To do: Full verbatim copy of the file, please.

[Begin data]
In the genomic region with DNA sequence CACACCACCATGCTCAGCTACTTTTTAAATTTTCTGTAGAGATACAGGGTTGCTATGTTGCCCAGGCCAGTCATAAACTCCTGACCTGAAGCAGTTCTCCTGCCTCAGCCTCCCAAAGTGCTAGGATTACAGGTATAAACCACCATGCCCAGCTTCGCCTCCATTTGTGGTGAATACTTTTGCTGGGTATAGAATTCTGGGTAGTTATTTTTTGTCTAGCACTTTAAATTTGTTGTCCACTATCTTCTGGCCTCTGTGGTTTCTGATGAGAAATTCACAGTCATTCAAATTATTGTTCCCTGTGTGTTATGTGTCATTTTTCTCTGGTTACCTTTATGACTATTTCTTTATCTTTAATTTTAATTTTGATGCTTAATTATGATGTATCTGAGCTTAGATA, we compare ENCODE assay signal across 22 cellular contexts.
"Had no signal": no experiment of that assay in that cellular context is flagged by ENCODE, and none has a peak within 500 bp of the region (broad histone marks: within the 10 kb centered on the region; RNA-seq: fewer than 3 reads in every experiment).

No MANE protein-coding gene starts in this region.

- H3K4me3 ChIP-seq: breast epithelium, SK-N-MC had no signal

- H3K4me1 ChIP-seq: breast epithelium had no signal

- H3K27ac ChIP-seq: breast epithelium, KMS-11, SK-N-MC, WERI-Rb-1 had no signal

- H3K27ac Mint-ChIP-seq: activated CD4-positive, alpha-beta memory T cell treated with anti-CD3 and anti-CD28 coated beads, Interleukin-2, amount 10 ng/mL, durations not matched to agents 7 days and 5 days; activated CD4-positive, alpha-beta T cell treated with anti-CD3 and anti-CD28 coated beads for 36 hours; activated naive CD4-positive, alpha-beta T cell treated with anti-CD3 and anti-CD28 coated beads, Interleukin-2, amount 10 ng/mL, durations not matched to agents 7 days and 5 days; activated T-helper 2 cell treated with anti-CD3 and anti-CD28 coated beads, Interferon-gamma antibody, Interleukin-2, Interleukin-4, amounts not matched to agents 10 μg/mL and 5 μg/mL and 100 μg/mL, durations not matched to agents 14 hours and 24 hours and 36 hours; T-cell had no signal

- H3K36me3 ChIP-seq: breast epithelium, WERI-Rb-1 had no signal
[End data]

In the genomic region with DNA sequence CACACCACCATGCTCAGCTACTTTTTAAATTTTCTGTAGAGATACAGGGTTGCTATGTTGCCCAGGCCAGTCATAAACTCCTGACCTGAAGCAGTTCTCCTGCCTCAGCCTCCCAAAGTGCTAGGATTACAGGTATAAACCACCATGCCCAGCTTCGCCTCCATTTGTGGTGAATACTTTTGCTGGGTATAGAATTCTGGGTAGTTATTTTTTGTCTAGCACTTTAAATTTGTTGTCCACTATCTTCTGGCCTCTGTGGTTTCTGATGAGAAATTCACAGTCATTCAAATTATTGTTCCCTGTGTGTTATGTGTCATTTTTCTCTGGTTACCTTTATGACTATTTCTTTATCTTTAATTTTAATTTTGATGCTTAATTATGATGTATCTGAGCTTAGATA, we compare ENCODE assay signal across 22 cellular contexts.
"Had no signal": no experiment of that assay in that cellular context is flagged by ENCODE, and none has a peak within 500 bp of the region (broad histone marks: within the 10 kb centered on the region; RNA-seq: fewer than 3 reads in every experiment).

No MANE protein-coding gene starts in this region.

- H3K4me3 ChIP-seq: breast epithelium, SK-N-MC had no signal

- H3K4me1 ChIP-seq: breast epithelium had no signal

- H3K27ac ChIP-seq: breast epithelium, KMS-11, SK-N-MC, WERI-Rb-1 had no signal

- H3K27ac Mint-ChIP-seq: activated CD4-positive, alpha-beta memory T cell treated with anti-CD3 and anti-CD28 coated beads, Interleukin-2, amount 10 ng/mL, durations not matched to agents 7 days and 5 days; activated CD4-positive, alpha-beta T cell treated with anti-CD3 and anti-CD28 coated beads for 36 hours; activated naive CD4-positive, alpha-beta T cell treated with anti-CD3 and anti-CD28 coated beads, Interleukin-2, amount 10 ng/mL, durations not matched to agents 7 days and 5 days; activated T-helper 2 cell treated with anti-CD3 and anti-CD28 coated beads, Interferon-gamma antibody, Interleukin-2, Interleukin-4, amounts not matched to agents 10 μg/mL and 5 μg/mL and 100 μg/mL, durations not matched to agents 14 hours and 24 hours and 36 hours; T-cell had no signal

- H3K36me3 ChIP-seq: breast epithelium, WERI-Rb-1 had no signal